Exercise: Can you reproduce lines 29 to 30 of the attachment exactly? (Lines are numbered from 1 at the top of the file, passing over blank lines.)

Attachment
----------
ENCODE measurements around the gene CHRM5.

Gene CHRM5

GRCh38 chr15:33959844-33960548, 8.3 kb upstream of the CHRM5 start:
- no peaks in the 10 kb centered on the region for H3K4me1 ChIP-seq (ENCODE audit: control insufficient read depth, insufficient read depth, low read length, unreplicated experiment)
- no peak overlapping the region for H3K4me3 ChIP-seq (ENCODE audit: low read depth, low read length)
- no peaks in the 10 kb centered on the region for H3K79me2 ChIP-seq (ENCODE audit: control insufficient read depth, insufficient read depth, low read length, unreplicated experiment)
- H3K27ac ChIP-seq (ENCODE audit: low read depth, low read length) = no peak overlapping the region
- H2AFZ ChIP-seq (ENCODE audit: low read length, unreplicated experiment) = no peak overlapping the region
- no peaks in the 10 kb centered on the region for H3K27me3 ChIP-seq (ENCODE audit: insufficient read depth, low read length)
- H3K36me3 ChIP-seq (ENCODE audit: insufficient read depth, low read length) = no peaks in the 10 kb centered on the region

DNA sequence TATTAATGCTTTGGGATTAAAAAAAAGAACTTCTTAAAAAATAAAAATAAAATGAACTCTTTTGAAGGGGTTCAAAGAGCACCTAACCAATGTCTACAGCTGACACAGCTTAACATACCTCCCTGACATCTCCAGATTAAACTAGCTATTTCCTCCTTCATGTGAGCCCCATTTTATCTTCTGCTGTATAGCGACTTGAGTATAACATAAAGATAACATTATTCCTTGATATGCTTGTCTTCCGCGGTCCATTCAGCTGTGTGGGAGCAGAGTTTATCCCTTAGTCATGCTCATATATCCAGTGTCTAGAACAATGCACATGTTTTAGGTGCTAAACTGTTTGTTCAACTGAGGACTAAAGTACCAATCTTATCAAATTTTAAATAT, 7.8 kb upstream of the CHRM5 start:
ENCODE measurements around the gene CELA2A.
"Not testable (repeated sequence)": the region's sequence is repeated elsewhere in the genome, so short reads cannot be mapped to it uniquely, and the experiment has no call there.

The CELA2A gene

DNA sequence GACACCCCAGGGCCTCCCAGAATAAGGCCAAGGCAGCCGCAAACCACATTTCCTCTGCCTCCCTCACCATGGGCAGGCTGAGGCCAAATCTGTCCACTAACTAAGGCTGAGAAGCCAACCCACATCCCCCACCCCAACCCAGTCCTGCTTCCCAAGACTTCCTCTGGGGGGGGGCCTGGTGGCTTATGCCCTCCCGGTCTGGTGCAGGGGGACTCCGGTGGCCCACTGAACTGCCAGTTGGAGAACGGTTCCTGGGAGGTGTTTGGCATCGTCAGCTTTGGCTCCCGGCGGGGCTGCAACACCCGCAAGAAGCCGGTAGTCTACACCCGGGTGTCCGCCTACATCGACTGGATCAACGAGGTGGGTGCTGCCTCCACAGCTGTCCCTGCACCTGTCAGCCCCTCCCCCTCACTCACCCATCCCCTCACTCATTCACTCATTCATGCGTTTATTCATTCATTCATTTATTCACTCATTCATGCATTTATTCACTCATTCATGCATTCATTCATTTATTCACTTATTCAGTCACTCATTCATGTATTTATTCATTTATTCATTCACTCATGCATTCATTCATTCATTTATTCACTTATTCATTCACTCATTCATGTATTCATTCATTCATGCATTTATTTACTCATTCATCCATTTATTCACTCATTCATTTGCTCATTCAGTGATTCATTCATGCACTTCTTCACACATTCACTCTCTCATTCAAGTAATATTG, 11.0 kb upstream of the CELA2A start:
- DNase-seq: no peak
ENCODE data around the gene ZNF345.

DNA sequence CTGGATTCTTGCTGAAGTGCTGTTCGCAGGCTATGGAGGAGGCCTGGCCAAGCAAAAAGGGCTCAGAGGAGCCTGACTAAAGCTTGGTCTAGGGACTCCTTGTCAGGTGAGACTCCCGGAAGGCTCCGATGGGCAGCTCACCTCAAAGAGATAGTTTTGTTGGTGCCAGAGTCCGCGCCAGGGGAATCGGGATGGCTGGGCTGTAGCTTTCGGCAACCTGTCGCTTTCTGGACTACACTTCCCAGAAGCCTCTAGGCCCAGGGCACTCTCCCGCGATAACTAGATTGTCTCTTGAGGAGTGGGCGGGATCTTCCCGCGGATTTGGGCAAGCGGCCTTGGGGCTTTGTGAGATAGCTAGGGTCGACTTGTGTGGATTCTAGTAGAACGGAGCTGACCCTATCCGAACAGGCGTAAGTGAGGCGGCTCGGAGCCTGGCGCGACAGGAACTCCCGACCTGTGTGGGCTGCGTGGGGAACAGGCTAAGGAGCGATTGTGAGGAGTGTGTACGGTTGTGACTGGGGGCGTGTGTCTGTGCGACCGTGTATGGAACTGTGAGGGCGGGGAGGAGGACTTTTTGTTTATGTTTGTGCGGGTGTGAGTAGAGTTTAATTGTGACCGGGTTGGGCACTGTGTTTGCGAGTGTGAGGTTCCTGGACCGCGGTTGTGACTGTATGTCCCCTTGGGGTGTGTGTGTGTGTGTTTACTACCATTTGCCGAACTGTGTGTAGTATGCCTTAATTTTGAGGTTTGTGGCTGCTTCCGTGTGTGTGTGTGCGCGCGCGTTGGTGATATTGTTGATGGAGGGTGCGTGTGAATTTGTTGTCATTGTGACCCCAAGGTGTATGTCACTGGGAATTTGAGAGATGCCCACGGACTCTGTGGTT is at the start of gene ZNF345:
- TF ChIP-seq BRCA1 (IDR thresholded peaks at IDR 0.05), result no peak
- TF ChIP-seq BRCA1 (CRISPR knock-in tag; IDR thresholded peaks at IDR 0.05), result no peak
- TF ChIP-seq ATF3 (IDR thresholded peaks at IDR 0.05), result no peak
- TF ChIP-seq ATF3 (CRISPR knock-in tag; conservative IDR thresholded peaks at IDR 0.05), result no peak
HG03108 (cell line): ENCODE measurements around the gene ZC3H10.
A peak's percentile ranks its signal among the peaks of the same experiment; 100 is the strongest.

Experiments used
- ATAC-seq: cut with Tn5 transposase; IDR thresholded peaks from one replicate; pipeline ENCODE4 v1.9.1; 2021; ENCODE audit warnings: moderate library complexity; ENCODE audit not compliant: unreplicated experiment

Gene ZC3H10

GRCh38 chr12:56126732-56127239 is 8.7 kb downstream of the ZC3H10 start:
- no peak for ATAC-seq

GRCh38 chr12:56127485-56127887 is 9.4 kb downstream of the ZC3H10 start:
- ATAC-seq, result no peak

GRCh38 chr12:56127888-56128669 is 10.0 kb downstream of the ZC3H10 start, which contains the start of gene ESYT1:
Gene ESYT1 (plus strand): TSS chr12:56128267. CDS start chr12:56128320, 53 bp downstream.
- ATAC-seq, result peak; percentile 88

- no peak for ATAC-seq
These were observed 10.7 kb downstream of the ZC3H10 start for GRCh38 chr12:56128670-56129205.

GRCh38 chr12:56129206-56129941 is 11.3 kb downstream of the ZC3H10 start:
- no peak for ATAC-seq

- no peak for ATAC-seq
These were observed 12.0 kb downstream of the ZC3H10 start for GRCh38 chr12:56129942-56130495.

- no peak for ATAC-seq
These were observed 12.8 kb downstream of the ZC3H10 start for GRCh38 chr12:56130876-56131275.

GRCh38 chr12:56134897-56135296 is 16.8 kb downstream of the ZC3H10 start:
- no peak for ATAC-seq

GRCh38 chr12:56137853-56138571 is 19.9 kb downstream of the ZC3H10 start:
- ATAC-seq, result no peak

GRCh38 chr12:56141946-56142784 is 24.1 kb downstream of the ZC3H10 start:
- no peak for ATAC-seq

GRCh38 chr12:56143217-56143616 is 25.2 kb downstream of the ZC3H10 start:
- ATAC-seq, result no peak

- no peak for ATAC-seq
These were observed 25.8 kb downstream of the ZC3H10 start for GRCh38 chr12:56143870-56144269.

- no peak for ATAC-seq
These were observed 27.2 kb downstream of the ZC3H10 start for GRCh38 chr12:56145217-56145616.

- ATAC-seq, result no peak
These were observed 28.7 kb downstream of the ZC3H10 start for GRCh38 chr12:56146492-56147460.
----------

- no peak for ATAC-seq

GRCh38 chr12:56127485-56127887 is 9.4 kb downstream of the ZC3H10 start: